Constructing the first railroad track in Sudan

Gordon, Charles G., known as "Chinese Gordon", "Gordon Pasha", and "Gordon of Khartoum", British Army officer and administrator (1833-1885). 10 autograph letters signed.

Khartoum, Korosko, Cairo and Shaka, 1878 and 1879.

Mostly 8vo. Altogether 17½ pp. on 16 ff.


Ten letters to J. H. Gooding in Wadi Halfa, who was employed on the construction of the railway. The letters show with great clarity the problems of building the railway. The first letter, dated 1 February, informs the recipient that his position was, reluctantly, going to become redundant due to lack of funds and large budget deficit: "We have no money to carry on the Railway to which the Sudan has contributed 75000£ this year, and for which we require still 18000£ to pay outstanding debts. Under these circumstances I would be glad to dispense with your services paying up all arrears and whatever may be due to you in your contract for your return passage, but I do not like to do so unless Mr Jansen consents […]" (July 1, 1878).

The third letter dated 23 March begins, "The works on the Sudan Railway must come to a close" and goes on to detail the reduction of staff and all other matters of saving costs. The fifth letter, dated 18 September, concludes, "The slave trade is giving me a lot of trouble". The sixth letter, dated 15th October, he is seeking to have the river mapped for a possible steamer service (being much cheaper than the railway). The postscript reads: "Directly I have money, I will see to your pay". The seventh letter, dated 15th November is very long, with a plan map of the river, he is seeking the possibility of passing some of the rapids and more questions with regard to the state of the railway. The other letter, dated 16 November concerns developing the project to run steamers along the stretch of river between Khartoum and Amara. The tenth letter concludes defeat of the railway project which was to be replaced by Haddens railway from Wadi Halfa to Amara and then use steamers on to Khartoum. The final letter includes the comment: "We are now dealing the death blow to the slave trade [...]".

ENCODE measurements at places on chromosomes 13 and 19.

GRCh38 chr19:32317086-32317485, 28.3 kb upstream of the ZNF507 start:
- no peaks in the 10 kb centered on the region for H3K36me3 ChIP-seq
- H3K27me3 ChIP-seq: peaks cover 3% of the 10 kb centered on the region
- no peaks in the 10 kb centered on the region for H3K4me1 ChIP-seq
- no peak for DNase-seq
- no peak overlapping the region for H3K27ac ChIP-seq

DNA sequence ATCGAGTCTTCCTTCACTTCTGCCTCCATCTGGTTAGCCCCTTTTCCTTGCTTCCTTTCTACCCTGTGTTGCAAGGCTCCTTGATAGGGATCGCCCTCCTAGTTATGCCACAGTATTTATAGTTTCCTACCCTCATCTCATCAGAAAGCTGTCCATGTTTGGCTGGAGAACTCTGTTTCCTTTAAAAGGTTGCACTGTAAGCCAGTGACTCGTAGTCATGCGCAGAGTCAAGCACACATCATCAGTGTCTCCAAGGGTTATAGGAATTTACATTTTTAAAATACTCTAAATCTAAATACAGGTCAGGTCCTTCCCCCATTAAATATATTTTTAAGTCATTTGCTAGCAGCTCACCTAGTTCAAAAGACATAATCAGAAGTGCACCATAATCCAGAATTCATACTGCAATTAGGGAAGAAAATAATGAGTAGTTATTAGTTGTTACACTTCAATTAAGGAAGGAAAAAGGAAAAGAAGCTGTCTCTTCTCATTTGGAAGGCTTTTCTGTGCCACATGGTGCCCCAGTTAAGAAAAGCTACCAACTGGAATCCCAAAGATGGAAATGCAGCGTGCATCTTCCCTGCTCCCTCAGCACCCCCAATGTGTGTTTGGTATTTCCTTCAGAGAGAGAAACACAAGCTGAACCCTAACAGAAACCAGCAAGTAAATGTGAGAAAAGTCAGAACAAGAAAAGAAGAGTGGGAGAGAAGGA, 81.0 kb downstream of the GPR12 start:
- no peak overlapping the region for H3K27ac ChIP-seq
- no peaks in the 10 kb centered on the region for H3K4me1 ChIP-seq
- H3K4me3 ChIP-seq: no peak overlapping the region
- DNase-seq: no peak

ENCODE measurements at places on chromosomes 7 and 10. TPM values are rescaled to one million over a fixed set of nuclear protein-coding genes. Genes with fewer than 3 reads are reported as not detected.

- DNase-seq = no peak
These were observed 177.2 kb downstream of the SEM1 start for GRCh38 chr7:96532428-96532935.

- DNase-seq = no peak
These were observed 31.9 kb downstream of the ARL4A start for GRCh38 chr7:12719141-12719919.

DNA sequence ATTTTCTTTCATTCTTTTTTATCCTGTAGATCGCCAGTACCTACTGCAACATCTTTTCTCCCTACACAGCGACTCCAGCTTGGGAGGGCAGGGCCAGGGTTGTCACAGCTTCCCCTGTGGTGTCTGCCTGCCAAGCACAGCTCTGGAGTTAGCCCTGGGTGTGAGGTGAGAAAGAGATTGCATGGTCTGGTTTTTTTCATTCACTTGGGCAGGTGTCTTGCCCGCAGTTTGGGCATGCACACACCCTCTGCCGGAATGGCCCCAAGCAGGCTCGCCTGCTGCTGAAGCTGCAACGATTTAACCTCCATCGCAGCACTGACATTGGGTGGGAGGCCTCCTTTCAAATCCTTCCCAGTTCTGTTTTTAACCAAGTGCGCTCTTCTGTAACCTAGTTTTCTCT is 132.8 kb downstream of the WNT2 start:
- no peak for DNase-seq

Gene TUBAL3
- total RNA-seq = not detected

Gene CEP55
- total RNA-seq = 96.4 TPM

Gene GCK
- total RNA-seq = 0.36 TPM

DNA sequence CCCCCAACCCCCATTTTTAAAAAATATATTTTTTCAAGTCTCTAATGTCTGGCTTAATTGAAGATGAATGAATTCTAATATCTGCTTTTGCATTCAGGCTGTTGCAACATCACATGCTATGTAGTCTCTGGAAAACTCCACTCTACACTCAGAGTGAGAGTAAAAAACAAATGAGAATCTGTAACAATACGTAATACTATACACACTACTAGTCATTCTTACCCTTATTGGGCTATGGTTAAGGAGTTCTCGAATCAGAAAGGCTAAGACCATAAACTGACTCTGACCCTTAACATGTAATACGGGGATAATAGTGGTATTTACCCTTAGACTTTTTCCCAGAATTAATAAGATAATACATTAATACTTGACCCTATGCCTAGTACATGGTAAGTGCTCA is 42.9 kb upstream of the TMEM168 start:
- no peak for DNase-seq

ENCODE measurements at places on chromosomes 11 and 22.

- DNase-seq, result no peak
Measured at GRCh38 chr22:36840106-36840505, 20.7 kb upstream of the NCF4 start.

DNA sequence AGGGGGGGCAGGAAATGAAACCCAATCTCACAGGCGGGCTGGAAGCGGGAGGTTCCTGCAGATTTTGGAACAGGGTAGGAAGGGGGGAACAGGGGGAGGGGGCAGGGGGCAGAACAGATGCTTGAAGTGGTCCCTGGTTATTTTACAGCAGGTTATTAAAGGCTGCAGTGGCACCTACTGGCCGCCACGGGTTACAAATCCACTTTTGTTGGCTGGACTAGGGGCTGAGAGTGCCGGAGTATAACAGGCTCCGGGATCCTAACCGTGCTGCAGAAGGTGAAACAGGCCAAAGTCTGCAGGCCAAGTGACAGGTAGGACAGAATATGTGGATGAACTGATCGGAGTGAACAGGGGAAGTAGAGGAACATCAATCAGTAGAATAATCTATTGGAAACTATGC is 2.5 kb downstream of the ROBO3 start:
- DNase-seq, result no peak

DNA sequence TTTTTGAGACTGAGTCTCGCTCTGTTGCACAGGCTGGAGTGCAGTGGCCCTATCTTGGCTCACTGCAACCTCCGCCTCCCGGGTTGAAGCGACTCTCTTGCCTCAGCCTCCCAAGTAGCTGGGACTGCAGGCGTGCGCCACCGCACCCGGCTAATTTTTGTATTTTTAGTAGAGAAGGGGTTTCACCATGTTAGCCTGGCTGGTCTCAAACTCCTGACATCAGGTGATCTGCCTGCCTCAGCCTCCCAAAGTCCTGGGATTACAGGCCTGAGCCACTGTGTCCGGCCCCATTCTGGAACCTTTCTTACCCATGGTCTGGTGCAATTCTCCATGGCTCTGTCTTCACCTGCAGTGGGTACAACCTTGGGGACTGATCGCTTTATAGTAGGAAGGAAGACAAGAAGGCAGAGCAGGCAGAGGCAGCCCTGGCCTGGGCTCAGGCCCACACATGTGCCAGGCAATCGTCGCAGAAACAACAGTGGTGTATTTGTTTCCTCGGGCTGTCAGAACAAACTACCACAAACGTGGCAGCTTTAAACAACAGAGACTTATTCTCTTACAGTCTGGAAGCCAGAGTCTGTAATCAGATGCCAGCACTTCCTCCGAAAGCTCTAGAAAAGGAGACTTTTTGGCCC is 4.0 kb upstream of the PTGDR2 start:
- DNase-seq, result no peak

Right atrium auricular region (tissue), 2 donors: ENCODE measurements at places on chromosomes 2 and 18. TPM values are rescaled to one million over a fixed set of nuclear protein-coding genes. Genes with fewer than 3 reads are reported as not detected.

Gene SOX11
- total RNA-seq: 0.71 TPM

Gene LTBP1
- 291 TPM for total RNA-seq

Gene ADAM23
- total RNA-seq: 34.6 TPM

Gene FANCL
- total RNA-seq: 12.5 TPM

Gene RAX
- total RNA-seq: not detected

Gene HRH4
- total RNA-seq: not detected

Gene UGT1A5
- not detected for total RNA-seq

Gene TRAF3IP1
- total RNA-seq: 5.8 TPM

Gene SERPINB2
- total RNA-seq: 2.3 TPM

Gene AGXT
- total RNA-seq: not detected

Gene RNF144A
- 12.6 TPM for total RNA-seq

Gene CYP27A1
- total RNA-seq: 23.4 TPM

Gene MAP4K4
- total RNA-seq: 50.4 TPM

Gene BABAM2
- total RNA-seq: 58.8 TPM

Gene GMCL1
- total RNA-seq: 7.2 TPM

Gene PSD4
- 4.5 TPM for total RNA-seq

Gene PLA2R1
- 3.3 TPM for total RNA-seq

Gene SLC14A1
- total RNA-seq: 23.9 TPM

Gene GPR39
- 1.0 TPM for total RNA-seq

Most letters were sent from Khartoum and there are three envelopes (2 stampless and one with stamp removed). A fascinating insight into this ill fated project due to lack of financial support from both Sudan and Egypt.

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